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Security Policy Library

NATO 3.0

Professor Dr Julian Lindley-French

NATOs generalsekretær Jens Stoltenberg.

Foto: NATO

Read our newest Security Policy Library, written by Professor Dr Julian Lindley-French!

Much of the debate over the future of the Alliance is now focussed
on a vision for NATO in 2030 – NATO 3.0. This is the focus of the work
of the Secretary-General’s NATO Reflection Group. It is necessary
because there is no room for complacency given the scale and pace
of change that will occur over the next decade or so. In September
2020 the Committee for Specialization celebrated seventy years of
advancement. Your correspondent had the honour of addressing
that august meeting at NATO HQ in Brussels. Central to my comments
was a striking assertion: imagine the past seventy years of military
technological advancement and more being crammed into a decade.
Consequently, the very idea of defence and deterrence is about to
be revolutionised. With the accelerating entry into the battlespace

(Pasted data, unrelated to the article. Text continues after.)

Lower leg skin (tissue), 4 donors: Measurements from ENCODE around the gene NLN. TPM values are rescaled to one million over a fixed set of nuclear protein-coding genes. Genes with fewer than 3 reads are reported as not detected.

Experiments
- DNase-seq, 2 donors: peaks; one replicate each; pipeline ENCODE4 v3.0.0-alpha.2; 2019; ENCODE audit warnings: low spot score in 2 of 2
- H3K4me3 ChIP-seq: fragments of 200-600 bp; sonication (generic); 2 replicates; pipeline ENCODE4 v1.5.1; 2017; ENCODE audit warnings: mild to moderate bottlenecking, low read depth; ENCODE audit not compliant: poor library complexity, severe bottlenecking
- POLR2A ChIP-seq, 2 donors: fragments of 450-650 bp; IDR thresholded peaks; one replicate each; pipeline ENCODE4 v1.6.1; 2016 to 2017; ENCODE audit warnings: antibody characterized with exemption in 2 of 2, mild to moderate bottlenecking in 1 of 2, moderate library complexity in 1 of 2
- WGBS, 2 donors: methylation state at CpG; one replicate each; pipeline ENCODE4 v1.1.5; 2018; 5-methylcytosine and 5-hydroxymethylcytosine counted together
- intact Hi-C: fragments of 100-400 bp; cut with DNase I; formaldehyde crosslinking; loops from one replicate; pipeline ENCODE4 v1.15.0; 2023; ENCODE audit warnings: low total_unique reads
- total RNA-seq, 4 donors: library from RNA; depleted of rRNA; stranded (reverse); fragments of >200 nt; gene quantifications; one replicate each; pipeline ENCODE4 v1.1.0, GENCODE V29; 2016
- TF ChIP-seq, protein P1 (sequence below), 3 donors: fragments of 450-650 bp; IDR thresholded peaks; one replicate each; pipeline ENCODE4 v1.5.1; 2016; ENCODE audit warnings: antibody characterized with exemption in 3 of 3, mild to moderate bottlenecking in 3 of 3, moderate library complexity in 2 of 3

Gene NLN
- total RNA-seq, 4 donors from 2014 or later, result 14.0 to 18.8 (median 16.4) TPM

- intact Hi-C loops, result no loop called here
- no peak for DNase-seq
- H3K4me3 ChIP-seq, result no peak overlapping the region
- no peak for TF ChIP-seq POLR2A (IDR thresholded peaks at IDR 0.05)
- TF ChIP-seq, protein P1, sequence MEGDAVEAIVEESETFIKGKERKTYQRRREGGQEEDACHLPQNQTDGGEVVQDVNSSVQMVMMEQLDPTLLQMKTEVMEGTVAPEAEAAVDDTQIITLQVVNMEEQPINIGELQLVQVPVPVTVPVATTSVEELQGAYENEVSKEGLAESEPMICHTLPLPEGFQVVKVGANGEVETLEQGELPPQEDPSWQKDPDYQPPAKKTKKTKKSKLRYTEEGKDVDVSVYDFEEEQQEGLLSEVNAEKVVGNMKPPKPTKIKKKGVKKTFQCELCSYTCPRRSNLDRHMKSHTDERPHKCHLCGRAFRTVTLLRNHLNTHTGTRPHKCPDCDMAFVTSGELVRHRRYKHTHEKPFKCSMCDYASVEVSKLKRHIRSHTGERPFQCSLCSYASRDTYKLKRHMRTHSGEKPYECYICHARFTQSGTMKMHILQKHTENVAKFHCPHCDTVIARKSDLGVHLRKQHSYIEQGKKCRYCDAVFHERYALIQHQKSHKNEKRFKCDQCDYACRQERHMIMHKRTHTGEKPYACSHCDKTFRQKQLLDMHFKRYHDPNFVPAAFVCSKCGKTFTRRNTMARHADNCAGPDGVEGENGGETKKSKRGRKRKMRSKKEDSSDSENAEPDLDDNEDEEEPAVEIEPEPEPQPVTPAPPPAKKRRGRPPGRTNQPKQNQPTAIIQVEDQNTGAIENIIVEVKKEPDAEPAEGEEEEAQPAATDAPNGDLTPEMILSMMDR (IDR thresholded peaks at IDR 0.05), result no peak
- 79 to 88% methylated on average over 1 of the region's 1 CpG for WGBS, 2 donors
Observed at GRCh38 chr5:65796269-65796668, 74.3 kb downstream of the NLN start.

of emerging and disruptive technologies (E&DT) ranging from artificial intelligence, quantum computing, big data, machine-learning,
hypersonic adaptive missile systems, and tailored Nano and bio
technologies the speed of warfare and thus of command will accelerate exponentially. Such technological changes to the character
of warfare will work in conjunction with so-called 5D continuous
and complex strategic coercion, grey zone warfare through applied
disinformation, deception, disruption, destabilisation and implied

The Security Policy Library, with the title "NATO 3.0", can be read and downloaded HERE.

Professor Dr Julian Lindley-French is a Senior Fellow of the Institute of Statecraft, Director of Europa Analytica, Fellow of the Canadian Global Affairs Institute, Distinguished Visiting Research Fellow at the National Defense University, Washington DC, and Chair of The Alphen Group.